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A lot of books have gotten banned over the years. Anne Frank’s: Diary of a Young Girl has been innumerably as has Robert Cormier’s famous teen book The Chocolate War. Big franchises like the Harry Potter and Twilight series’ have not been immune to banning book frenzies, which is why it should really be no surprise to hear Suzanne Collins' Hunger Games series has been added to the long and distinguished list of books certain factions of people may disagree with.
What should be a bit more of a surprise is the fact the movies have sparked the banning movement for The Hunger Games more than the book yielded criticism on its own terms. Some of this simply has to do with the level of awareness there is about the book since the movie began crushing at the box office. Barbara Jones, ALA’s director of the Intellectual Freedom office recently told CBS News the film has sparked some anti-ethnic complaints.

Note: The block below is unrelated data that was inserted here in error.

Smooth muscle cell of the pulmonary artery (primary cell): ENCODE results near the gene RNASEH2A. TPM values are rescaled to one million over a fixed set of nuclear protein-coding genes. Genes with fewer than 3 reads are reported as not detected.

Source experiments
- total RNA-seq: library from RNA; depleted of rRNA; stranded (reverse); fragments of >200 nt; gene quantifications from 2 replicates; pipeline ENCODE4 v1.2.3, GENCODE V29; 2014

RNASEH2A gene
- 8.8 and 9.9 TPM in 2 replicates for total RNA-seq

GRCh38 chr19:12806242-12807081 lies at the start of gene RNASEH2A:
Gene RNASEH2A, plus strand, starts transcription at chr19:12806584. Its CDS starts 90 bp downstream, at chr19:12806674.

"For instance, there was complaining about the choice of actors for the film. You had people saying someone was dark-skinned in the book, but not in the film, or dark-skinned in the film and not in the book. In general, a lot more people were aware of the books and that led to more kinds of complaints."
At the end of the day, though many younger kids pursue the title due to its popularity, The Hunger Games is meant as a teen read. YALSA and School Library Journal would definitely back me up on that. Banning a book is never the answer. It simply can ruin a gripping or challenging read to suit the needs of a few insecure patrons. People just need to sit back and learn to talk to their kids about what they are reading. Using the library responsibly and wisely is bound to lead to happier patrons.
If you are interested in learning more about banned teen reads and you happen to be catching a barbershop quartet in Skokie, Illinois, the public library’s shortlist of banned books should be able to get you started.